• DOL Proposes Rule Requiring Federal Contractors and Subcontractors to Notify Employees of Their Rights under the Labor Laws
  • August 24, 2009 | Authors: Joel E. Abrahamson; Dominic J. Cecere; Tracey H. Donesky; Timothy J. Ewald; Jonathon (J.T.) Naples; Rebecca L. Neubauer; Elizabeth A. Papacek; Richard W. Pins
  • Law Firm: Leonard, Street and Deinard, [incorporation phrase format]Professional Association - Minneapolis Office
  • Soon after taking office in January, President Obama issued Executive Order 13496 requiring all federal contractors (with contracts in excess of $100,000) and their subcontractors to inform their employees about certain rights under federal labor laws. (See Employment and Labor Law Alert dated Feb. 5, 2009).

    The Department of Labor has now issued a proposed rule intended to implement the Executive Order and specifying how contractors and subcontractors are to comply. As written, the proposed rule would require the posting of a notice that goes beyond merely describing employees' rights to organize and associate; rather, the notice would describe in detail what those rights mean and what kind of employer activities are prohibited. According to the DOL, the notice will "more effectively convey such rights to employees."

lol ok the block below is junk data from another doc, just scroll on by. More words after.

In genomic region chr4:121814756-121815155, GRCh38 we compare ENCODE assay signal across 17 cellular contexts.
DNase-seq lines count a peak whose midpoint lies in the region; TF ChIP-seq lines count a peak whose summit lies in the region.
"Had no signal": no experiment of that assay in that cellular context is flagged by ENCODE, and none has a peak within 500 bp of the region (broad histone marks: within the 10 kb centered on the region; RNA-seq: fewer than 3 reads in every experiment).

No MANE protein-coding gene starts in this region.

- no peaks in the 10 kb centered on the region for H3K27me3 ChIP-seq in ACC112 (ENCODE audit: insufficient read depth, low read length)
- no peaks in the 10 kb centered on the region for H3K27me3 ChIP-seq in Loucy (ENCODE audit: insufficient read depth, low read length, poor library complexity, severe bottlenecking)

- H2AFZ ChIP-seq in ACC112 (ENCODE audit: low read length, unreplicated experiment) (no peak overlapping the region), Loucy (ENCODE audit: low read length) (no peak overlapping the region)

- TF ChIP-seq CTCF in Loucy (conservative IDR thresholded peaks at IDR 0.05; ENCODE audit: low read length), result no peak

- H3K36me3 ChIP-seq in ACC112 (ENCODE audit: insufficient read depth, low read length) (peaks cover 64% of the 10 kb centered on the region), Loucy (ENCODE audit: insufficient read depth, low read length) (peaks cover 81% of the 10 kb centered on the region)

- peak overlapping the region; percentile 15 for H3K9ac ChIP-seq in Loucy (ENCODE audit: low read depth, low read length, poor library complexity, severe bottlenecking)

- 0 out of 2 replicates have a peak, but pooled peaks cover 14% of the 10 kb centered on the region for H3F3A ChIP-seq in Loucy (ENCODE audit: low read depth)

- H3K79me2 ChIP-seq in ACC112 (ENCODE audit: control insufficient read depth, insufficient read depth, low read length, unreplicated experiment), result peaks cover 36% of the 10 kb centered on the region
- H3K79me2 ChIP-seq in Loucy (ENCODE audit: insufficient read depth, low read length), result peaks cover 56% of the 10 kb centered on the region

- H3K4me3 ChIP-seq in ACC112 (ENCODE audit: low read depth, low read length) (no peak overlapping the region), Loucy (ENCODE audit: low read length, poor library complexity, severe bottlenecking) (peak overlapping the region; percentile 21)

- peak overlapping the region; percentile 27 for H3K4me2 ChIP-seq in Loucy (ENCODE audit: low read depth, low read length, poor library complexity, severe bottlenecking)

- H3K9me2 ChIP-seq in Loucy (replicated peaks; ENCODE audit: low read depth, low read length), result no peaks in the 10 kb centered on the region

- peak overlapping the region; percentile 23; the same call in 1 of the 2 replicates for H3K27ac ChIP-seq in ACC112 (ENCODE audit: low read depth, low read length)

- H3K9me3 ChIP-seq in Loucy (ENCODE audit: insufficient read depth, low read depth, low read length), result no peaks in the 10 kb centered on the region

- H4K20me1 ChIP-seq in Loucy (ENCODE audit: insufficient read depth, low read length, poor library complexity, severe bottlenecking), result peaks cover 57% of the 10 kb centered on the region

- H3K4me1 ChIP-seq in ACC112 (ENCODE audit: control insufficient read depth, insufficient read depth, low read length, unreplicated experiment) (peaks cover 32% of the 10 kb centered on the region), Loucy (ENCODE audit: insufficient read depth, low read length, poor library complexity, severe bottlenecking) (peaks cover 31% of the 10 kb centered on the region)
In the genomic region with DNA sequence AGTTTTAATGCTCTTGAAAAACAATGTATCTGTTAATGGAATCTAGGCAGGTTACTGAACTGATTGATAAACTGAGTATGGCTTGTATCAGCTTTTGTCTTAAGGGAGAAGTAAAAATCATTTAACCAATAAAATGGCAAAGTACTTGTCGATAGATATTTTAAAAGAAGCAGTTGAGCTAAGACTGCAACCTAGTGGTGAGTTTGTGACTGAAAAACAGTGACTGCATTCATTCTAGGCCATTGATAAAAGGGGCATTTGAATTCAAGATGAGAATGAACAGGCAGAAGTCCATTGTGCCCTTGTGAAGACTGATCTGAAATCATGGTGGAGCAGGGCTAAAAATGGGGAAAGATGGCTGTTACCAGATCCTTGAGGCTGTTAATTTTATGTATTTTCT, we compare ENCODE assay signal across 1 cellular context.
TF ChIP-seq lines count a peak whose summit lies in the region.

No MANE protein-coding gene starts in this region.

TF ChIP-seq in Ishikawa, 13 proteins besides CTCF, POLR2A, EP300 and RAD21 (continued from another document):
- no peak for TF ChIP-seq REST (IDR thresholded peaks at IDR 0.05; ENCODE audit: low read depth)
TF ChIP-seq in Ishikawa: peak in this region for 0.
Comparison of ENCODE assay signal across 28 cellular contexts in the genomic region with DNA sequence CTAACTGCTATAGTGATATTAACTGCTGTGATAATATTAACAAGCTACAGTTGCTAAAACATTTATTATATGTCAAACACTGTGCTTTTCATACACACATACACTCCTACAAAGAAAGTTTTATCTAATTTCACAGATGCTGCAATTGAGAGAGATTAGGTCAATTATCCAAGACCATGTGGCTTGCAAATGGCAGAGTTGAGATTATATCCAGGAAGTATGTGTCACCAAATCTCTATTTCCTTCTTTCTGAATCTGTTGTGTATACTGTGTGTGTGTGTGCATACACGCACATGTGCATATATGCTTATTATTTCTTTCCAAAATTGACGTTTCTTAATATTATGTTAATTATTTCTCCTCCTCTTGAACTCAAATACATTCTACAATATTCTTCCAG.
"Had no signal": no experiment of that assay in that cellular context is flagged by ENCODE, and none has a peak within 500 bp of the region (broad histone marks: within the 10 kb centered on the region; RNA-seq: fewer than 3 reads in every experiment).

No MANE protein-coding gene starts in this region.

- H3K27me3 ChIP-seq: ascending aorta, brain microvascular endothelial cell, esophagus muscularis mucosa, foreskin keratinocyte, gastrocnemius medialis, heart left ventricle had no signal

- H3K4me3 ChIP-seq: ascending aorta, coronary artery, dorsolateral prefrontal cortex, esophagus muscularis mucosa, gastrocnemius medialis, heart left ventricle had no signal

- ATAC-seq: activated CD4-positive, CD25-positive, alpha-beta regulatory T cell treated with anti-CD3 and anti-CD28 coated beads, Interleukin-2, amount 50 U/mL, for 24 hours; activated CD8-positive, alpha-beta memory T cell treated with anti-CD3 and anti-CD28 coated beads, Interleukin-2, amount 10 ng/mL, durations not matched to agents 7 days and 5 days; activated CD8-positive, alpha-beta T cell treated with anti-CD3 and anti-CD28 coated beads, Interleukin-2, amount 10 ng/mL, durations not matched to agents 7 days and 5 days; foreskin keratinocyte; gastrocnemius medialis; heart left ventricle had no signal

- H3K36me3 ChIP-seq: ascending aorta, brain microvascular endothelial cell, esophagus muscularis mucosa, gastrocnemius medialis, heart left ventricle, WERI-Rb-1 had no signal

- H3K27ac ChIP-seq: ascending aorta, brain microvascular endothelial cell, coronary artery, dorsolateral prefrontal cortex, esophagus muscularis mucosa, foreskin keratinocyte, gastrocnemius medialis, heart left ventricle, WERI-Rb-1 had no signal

The proposed rule would require the notice to expressly state that "it is the policy of the United States to encourage collective bargaining." According to the proposed rule, the notice would inform employees that they have "the right to organize a union ... form, join or assist the union and ... it is illegal for [their] employer to prohibit [them] from soliciting for the union during non-working time ...."

    The notice, however, would not mention employees' equal right not to join a union. The notice would also inform employees of their right to "join other workers in raising work-related complaints with [their] employer, government agencies, or members of the public," and their right to "attend rallies on non-work time, and [to] leaflet on non-work time in non-work areas." And while the notice sets out a number of examples of prohibited employer activities, only a few examples of prohibited union activities are provided.

    The rule as written would almost certainly result in an increase in employee questions regarding union representation as well as an increase in union organizing efforts.

    The DOL is currently requesting comments on the proposed rule. Comments must be received by the DOL on or before September 2, 2009, in order to be considered. Comments, identified by 1215-AB70, may be submitted via the internet through http://www.regulations.gov or by mail to Denise M. Bousher, Director of Office of Policy, Reports and Disclosure, Office of Labor - Management Standards, U.S. Department of Labor, 200 Constitution Avenue NW, Room N-5609, Washington, D.C. 20210.